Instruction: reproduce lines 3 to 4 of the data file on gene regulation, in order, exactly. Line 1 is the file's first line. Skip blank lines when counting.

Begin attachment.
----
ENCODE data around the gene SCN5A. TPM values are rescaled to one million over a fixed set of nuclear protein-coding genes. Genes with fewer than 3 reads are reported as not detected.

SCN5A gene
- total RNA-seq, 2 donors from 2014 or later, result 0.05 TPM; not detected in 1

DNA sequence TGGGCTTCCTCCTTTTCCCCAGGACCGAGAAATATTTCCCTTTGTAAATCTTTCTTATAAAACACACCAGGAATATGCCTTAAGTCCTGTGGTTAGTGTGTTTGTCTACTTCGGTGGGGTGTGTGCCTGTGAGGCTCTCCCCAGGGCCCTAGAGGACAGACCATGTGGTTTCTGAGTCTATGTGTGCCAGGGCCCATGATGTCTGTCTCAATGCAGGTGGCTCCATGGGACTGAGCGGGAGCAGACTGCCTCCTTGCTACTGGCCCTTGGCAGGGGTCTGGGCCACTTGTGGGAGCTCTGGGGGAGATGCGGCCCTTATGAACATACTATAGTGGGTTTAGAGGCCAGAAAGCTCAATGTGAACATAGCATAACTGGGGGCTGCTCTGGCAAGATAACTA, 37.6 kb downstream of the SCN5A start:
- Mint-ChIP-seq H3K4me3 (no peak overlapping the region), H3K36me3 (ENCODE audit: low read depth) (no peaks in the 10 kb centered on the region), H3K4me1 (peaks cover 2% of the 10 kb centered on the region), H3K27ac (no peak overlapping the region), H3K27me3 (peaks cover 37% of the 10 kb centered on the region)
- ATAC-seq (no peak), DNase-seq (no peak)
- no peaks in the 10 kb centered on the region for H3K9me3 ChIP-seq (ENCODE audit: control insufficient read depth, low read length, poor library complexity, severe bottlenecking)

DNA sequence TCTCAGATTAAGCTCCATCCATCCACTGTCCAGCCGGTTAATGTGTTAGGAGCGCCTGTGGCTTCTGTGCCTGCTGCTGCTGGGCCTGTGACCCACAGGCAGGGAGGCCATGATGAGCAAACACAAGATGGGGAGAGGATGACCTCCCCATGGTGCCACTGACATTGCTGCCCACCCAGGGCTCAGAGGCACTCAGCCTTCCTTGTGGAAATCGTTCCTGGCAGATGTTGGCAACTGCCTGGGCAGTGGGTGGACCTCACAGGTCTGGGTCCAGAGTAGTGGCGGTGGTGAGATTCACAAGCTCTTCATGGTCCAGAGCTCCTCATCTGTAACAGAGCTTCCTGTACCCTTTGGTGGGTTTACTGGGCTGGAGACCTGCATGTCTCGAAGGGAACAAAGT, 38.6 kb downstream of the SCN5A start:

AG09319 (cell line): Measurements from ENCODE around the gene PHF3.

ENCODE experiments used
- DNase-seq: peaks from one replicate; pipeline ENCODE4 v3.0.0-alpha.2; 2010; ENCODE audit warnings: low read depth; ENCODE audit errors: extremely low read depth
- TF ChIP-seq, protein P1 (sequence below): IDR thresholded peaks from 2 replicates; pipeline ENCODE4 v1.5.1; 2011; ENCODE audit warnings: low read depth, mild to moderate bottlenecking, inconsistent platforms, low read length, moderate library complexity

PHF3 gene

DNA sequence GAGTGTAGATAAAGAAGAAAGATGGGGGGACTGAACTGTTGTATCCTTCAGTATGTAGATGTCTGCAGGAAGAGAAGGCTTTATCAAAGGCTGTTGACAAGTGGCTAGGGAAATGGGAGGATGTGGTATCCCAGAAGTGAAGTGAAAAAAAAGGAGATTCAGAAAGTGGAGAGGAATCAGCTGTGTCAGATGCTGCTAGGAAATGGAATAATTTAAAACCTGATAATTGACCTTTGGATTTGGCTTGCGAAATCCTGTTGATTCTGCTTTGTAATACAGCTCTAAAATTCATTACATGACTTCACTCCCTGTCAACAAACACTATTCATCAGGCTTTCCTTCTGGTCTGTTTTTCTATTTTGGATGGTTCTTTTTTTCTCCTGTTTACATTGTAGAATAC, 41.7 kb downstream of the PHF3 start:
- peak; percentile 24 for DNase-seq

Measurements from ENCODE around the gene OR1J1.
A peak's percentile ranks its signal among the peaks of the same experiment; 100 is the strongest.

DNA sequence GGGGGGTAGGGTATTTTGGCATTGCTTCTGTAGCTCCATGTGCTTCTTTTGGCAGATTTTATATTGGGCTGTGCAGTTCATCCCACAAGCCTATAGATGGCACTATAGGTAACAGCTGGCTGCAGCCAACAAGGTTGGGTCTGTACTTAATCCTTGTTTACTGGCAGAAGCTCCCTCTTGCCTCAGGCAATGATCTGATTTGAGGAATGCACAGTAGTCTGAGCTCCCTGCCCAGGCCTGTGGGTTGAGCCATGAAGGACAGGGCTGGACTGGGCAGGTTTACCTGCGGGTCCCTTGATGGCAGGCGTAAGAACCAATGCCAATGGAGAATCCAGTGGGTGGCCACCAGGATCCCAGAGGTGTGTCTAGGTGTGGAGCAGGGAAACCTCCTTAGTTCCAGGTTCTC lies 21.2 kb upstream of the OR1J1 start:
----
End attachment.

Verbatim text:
- total RNA-seq, 2 donors from 2014 or later, result 0.05 TPM; not detected in 1

DNA sequence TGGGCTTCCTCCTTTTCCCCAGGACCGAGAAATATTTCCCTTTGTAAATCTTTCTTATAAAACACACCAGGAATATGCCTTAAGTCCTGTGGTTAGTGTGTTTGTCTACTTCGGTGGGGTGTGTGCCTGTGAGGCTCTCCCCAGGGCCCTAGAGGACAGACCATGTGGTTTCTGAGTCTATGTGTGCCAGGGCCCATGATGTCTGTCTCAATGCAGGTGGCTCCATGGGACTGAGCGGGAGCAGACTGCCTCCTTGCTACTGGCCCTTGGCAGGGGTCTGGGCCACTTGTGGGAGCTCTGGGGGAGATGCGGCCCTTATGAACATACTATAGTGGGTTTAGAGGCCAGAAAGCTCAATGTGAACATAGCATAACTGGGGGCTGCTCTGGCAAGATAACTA, 37.6 kb downstream of the SCN5A start: